Saturday, December 6, 2014

The need for attachment

Science is showing that the need for attachment begins even before birth. The in utero environment can impact a fetus's developing brain. After they enter the world, you attach to your baby by making eye contact, holding, cuddling, cooing, feeding and other ways of otherwise nurturing and letting your baby know you are there for them.

Once the "baby stage" ends, they enter toddlerhood. The often tumultuous, emotional time where children want to be both "big kids" and babies all at the same time. This can be frustrating for both parents and children, who do not understand the process that kids are going through developmentally. Watch the video below, which does a much better job than I can of demonstrating the attachment needs of toddlers:

As anyone who has survived the twos, threes and fours of early childhood, it is a no-brainer how challenging and tiring it can be at times for your child to need so much of your energy. It can be overwhelming some days, and not make sense on others. It can feel like a breath of fresh air for kids to become school-aged, and not need those frequent attention and check-ins. Or so it seems...

I have a nine year old daughter who plays hockey. Last weekend, at her hockey game, I had a light bulb moment where I was reminded that this need for safety and security does not end after toddlerhood. My daughter plays goalie- which is a really tough position to watch your child play, BTW- and I noticed that after someone scored on her, she would look up to the stands where we were sitting, needing to check in and make eye contact. I would give her some kind of sign to let her know "It's OK! Keep going!" and she would turn back to the game. I then observed her block a puck, and I was hoping she would look up to me with the excitement I knew she was feeling. But she didn't. I noticed this pattern throughout the game- check in if a goal went in, but stay focused on the game if it didn't. And it occurred to me that she was checking in, just like in the video, seeking reassurance ONLY when she was disappointed, worried, in need of reassurance. A sign of her secure attachment was not seeking out our connection when she was successful- likely because she knows we are proud of her.

As kids get older and become adults, they will continue to search for safety and security. The need to attach to loved ones, to find that secure base, never ends. It just changes.

Wednesday, October 1, 2014

Can I take it or not?

There've been a lot of articles in the media recently about whether it is safer not to take medication during pregnancy or while breast-feeding. It can be very confusing and scary to those reading to know what the "right" thing is to do. You may hear different information from your OB/GYN, your psychiatrist and the pharmacist. And then, when you finally do get the nerve to decide to take the medication, you read something different. I have had some clients who finally make a decision to try a medication, only to have it filled and be told by their pharmacist that they "can't" take that medication while nursing.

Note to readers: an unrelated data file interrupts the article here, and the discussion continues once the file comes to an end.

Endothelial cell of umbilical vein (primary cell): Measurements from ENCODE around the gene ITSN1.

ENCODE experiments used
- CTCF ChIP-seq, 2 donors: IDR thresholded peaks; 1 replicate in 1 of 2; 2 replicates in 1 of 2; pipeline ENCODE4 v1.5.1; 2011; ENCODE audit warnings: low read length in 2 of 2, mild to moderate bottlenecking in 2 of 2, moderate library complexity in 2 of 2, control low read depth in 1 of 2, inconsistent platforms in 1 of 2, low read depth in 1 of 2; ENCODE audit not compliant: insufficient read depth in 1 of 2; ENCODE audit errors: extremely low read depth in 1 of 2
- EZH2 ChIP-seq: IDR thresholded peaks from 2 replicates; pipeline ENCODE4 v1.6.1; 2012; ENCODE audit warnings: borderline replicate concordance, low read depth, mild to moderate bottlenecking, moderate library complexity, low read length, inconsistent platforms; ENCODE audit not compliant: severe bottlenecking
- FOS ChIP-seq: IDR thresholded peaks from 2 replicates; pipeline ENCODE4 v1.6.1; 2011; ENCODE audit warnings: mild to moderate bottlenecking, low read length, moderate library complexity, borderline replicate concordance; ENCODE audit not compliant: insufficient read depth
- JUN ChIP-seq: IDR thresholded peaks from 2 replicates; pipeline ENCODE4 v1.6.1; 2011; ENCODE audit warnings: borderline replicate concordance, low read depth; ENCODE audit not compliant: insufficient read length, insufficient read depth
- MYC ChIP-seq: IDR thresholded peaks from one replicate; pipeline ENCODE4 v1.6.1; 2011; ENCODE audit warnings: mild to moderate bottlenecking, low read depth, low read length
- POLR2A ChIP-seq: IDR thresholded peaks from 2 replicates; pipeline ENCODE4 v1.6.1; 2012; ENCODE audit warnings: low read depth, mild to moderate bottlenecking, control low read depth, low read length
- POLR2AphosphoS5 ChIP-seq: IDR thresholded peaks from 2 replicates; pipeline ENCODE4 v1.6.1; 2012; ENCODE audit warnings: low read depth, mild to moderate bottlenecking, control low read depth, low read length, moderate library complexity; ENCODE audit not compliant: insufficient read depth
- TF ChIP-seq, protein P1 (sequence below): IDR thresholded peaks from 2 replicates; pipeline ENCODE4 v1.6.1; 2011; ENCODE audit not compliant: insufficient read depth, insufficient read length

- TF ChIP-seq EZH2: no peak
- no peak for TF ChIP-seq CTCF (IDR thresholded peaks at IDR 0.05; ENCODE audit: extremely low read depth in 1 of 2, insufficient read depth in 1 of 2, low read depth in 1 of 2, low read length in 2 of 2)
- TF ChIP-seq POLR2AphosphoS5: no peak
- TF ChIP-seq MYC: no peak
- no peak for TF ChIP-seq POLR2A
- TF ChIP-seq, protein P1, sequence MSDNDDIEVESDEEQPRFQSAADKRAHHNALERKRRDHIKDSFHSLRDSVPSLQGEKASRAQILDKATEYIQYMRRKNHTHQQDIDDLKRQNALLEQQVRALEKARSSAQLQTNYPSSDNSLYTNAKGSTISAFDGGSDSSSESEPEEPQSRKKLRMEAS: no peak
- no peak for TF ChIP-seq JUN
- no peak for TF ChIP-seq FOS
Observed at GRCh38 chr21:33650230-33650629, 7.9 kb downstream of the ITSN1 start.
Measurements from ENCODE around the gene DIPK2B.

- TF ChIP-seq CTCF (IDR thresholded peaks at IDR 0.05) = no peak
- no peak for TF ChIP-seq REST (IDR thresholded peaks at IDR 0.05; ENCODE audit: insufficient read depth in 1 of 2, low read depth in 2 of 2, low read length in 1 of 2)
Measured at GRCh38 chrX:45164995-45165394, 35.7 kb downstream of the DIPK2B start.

Taking medication is a very serious step. In some cases, medication may not be warranted. However, especially when there is severe depression, anxiety, bipolar, or psychosis, medication may not be a choice, but rather a necessary decision in order to be out of, or prevent, a crisis.

The good news is that there are credible resources that you can look to for information, so that you can make the most informed decision. The other good news is that it does not mean that you cannot breast-feed or that you will (for sure) cause damage to your baby by taking certain medications. The harder news is that information is not always black and white. There may be risk involved. There may be a time where you are not 100% sure, but it is clear that the benefits will outweigh the risks. Here are some resources where you can find research-based information:

http://www.mothertobaby.orga service of the non-profit Organization of Teratology Information Specialists, is dedicated to providing evidence-based information to mothers, health care professionals, and the general public about medications and other exposures during pregnancy and while breastfeeding. (Copied from their website). This website has a ton of information, as well as toll-free numbers to call for more support.

http://www.infantrisk.comBy educating healthcare professionals and the general public alike, we aim to reduce the number of birth defects as well as create healthy breastfeeding relationships. This website provides great information, and also has forums online for questions. this website has a page for both parents and providers. It also has several various toll-free helplines not only about medications but also about things like morning sickness and substance abuse. I really really really like LactMed. However, the information (A medication database) can tend to be more scientific, so if that makes your brain feels like mush, then don't use this website. It does have an app that you can also download onto your smart phone or tablet, so that may come in handy.

The decision to take medication during pregnancy or while breast-feeding can be very daunting. Knowledge is power. If you must read other information aside from what your doctors provide to you, make sure that it is coming from a reputable source. All of the above, in my opinion, fit that bill.

Friday, August 29, 2014

What to expect when you start therapy

Making the decision to go to therapy can be intimidating for some, and downright scary for others. If you have never been to therapy, you may have no idea what to expect. And even if you have been to therapy, starting over with someone new... they may have a completely different style from other therapists.